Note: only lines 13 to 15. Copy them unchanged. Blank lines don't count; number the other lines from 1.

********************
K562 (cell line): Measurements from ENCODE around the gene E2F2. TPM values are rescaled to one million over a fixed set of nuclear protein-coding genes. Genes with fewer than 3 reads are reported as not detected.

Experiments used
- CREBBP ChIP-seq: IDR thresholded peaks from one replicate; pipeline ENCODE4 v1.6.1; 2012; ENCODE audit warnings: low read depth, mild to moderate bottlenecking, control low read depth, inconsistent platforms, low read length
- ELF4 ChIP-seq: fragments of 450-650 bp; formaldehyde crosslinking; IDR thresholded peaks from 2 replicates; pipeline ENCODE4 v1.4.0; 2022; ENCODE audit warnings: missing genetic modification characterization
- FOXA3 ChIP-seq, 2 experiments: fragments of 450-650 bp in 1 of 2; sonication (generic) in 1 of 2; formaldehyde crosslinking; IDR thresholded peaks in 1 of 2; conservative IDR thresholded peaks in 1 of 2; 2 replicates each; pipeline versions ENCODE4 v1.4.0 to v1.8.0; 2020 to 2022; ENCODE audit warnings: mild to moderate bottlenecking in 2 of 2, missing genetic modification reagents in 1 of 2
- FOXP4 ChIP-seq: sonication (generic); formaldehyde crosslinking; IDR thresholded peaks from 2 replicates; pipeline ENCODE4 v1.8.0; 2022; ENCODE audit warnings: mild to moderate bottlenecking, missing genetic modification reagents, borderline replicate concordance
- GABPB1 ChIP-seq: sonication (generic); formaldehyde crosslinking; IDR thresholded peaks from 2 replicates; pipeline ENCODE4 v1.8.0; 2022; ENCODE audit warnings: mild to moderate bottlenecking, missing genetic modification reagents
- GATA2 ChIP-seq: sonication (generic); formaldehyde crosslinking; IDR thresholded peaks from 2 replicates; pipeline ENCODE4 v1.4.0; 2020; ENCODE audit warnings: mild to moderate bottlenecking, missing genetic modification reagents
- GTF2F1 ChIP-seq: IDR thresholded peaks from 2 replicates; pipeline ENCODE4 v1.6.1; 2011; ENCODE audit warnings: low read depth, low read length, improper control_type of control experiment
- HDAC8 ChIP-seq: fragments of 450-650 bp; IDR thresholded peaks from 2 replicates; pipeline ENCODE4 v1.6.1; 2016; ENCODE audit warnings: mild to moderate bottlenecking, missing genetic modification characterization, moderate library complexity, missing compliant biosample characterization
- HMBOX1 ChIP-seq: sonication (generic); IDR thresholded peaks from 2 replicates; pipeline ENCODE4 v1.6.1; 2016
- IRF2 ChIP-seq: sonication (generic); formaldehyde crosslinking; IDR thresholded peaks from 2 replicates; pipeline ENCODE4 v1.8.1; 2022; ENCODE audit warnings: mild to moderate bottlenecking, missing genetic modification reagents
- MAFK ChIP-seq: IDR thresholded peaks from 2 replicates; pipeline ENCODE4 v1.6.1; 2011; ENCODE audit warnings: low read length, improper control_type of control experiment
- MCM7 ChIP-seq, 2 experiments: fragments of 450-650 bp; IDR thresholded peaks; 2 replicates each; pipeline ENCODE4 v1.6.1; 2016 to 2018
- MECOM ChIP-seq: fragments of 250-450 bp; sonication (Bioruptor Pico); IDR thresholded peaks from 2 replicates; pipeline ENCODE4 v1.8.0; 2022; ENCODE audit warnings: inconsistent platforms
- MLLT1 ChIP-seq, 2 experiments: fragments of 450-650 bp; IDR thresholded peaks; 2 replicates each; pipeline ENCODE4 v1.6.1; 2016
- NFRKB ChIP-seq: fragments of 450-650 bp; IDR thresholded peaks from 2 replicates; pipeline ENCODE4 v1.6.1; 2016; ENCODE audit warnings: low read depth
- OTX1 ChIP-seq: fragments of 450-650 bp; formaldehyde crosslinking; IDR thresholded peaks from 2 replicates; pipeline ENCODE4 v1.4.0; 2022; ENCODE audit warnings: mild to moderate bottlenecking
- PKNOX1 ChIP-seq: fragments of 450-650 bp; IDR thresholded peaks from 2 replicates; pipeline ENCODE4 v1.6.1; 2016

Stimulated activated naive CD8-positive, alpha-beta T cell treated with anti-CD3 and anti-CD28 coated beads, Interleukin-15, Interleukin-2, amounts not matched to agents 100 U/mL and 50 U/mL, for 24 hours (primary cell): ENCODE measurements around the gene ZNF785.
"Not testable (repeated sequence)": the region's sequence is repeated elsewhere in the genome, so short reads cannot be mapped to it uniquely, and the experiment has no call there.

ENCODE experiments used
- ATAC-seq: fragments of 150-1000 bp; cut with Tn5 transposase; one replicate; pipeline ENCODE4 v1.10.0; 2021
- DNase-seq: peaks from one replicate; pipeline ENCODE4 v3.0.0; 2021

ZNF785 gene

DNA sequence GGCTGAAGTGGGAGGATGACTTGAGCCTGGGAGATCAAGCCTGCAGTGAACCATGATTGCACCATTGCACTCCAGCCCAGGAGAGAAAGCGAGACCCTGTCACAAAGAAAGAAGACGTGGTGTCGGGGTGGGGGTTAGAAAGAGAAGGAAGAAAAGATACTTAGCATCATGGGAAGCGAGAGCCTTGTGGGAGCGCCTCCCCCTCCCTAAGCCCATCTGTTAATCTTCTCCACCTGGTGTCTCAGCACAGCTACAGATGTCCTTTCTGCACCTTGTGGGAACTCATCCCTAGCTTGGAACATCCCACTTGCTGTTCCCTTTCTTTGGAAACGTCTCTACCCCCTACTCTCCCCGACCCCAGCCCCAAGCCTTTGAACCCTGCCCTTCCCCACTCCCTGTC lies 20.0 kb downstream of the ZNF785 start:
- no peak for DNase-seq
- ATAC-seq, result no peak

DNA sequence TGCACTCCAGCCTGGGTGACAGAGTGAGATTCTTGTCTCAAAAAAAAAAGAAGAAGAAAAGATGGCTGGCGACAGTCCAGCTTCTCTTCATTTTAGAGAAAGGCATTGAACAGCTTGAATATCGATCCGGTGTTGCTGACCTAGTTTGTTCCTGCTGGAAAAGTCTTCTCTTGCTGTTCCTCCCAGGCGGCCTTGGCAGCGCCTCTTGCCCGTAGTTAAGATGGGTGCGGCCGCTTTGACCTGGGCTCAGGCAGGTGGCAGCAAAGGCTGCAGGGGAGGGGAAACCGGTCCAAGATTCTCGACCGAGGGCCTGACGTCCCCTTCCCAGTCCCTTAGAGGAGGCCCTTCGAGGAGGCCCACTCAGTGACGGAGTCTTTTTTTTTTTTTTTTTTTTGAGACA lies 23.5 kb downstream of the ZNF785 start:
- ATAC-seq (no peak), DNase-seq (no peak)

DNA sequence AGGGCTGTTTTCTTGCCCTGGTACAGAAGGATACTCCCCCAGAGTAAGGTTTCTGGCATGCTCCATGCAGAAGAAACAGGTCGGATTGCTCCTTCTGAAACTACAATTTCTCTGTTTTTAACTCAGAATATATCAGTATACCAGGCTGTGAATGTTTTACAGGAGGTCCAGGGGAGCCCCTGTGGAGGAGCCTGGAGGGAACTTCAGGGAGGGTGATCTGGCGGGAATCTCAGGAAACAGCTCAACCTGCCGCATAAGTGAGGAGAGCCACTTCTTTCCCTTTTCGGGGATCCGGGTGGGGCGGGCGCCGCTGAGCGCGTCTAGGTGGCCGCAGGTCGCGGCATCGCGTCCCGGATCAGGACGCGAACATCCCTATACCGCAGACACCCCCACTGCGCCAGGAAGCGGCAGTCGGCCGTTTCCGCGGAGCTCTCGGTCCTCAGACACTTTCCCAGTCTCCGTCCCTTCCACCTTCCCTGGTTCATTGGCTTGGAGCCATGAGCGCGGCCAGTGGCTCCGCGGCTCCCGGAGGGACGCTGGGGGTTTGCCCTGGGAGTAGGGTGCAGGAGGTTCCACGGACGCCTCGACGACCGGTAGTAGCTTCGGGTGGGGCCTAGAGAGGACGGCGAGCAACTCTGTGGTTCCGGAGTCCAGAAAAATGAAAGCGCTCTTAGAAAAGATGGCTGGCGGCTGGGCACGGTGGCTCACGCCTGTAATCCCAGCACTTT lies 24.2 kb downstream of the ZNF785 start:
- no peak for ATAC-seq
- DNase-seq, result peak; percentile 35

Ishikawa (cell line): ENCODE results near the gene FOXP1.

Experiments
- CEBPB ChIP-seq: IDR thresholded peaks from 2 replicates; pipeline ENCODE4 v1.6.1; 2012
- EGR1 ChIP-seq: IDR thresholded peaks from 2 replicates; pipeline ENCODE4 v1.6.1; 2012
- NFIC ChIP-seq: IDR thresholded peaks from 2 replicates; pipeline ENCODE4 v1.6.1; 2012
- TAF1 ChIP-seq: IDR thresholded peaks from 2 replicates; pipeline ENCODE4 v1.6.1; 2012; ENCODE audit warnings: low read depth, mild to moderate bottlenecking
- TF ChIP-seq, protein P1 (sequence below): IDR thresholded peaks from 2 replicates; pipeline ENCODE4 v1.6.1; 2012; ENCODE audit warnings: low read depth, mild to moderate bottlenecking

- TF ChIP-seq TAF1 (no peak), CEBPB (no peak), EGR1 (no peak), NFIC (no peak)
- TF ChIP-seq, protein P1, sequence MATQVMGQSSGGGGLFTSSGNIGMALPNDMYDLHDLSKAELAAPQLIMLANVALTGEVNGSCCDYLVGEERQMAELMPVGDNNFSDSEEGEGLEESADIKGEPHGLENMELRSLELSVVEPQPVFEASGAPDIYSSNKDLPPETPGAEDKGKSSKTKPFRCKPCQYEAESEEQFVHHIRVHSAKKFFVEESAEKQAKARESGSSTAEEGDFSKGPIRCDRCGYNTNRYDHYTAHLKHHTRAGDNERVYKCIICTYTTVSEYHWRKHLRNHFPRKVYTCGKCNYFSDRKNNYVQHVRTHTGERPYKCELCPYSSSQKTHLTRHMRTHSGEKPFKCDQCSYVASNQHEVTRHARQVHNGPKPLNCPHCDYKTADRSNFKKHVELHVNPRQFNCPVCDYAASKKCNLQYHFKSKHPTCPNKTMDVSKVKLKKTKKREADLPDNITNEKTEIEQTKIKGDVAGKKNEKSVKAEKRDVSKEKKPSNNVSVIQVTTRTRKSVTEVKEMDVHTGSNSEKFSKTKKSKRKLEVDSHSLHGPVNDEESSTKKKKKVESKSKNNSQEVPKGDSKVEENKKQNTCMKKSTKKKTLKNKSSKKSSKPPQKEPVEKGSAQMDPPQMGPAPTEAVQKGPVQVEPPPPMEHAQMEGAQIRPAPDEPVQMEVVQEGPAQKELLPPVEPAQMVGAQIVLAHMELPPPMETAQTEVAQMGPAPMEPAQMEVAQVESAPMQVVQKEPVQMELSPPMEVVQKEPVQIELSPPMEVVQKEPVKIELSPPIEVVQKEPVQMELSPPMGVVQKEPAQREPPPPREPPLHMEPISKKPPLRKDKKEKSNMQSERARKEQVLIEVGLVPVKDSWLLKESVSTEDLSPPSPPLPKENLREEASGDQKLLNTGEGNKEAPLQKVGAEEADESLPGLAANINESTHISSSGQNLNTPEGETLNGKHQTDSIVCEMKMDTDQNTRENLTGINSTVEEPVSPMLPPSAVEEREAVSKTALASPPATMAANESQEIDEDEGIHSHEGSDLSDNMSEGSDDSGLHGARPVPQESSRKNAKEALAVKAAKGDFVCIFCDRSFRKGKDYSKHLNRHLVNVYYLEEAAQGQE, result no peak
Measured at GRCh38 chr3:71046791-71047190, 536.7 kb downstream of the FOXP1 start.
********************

- MAFK ChIP-seq: IDR thresholded peaks from 2 replicates; pipeline ENCODE4 v1.6.1; 2011; ENCODE audit warnings: low read length, improper control_type of control experiment
- MCM7 ChIP-seq, 2 experiments: fragments of 450-650 bp; IDR thresholded peaks; 2 replicates each; pipeline ENCODE4 v1.6.1; 2016 to 2018
- MECOM ChIP-seq: fragments of 250-450 bp; sonication (Bioruptor Pico); IDR thresholded peaks from 2 replicates; pipeline ENCODE4 v1.8.0; 2022; ENCODE audit warnings: inconsistent platforms